Thanks to our increasingly online (and visible) lives, it’s more important than ever to know how to apologize well. Relationships can break down when someone doesn’t have the courage or smarts to say “I’m sorry” the right way.
Exhibit A: Netflix’s CEO Reed Hastings ran into trouble when he attempted to make an apology for upsetting customers but didn’t make things right.
As one business columnist for The Washington Post noted about Hastings’ apology, there was no “sorry for any confusion this may have caused” or “thanks for sticking with us while we sort this out.”
Even if he didn’t apologize, he could have pointed to the fact that companies and leaders sometimes make missteps. He could have been more revealing about what he’d learned from his customers, or even talked about how trial-and-error is part of being innovative.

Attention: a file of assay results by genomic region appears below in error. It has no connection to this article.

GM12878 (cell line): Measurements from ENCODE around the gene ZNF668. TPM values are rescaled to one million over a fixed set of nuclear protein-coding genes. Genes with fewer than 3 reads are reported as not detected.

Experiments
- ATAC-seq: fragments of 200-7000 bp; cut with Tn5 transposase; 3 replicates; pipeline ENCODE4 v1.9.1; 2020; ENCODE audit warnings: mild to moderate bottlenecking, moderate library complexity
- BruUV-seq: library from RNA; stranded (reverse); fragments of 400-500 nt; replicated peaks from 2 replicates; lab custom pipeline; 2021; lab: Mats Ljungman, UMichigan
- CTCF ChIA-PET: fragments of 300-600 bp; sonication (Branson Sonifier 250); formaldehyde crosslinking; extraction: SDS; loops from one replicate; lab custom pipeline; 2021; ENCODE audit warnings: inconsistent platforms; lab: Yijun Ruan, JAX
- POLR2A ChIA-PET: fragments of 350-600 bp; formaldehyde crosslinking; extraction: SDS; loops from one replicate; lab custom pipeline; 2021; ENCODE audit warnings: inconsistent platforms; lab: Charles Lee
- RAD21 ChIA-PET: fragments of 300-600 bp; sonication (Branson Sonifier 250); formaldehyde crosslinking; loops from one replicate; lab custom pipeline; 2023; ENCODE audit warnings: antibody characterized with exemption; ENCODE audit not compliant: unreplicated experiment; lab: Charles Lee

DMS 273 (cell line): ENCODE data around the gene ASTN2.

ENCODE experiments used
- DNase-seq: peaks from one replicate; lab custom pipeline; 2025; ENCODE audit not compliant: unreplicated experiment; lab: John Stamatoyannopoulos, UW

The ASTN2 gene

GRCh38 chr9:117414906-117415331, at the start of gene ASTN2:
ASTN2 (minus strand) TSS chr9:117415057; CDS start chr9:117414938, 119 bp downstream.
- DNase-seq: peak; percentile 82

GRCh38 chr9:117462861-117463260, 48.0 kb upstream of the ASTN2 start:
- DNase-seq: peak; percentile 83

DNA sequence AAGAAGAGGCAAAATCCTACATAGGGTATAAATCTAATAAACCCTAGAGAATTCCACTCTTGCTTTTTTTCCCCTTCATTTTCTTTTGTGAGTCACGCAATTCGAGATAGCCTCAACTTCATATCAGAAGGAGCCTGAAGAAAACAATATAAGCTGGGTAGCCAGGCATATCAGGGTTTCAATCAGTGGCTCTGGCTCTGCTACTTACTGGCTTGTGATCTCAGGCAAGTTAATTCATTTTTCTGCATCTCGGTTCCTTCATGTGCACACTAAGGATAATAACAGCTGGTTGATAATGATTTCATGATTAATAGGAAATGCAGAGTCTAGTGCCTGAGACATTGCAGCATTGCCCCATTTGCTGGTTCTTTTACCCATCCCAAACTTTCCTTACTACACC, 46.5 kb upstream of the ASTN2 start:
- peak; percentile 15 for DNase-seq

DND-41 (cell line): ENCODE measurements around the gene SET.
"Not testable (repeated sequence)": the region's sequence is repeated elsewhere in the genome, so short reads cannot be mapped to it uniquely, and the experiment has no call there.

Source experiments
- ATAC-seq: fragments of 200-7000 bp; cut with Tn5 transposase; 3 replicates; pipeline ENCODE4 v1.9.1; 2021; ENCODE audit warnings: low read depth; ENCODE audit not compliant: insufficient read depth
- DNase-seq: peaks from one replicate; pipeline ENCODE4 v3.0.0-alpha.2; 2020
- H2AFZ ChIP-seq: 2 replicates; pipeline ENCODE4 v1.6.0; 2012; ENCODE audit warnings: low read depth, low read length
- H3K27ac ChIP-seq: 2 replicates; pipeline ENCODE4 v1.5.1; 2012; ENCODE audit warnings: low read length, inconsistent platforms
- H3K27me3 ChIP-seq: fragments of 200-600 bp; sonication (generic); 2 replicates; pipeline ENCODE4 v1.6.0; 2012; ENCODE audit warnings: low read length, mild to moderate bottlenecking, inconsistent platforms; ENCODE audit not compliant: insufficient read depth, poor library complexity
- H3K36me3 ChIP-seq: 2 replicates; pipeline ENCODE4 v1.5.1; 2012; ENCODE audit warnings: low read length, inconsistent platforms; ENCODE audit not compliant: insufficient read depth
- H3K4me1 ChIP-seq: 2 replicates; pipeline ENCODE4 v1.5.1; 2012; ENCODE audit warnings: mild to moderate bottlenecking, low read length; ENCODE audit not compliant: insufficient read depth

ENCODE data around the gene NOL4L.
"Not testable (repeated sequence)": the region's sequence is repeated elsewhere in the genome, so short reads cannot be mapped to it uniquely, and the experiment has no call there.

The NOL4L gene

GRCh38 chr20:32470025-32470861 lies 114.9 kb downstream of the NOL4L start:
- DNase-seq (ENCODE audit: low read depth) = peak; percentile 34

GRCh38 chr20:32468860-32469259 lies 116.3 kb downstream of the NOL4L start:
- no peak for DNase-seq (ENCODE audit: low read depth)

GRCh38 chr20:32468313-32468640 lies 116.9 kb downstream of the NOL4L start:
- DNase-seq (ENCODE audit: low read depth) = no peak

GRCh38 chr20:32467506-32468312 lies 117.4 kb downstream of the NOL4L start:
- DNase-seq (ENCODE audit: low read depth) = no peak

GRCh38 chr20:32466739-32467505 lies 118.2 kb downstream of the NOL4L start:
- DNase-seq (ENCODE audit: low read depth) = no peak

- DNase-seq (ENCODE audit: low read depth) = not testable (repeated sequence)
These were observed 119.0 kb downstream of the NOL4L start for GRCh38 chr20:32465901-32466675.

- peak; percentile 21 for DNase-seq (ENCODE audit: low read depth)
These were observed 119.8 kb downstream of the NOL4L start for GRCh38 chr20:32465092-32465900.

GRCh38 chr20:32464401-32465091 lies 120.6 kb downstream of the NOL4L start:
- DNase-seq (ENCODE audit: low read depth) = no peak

The advice: When you wrong someone—a colleague or a customer—apologize by doing three things:
- Without qualifiers, say you’re sorry.
- Make amends, if you can.
- Explain what you’ll do to make sure the error doesn’t happen again.
— Adapted from “In Netflix reversal, Reed Hastings misses the mark,” Jena McGregor, The Washington Post.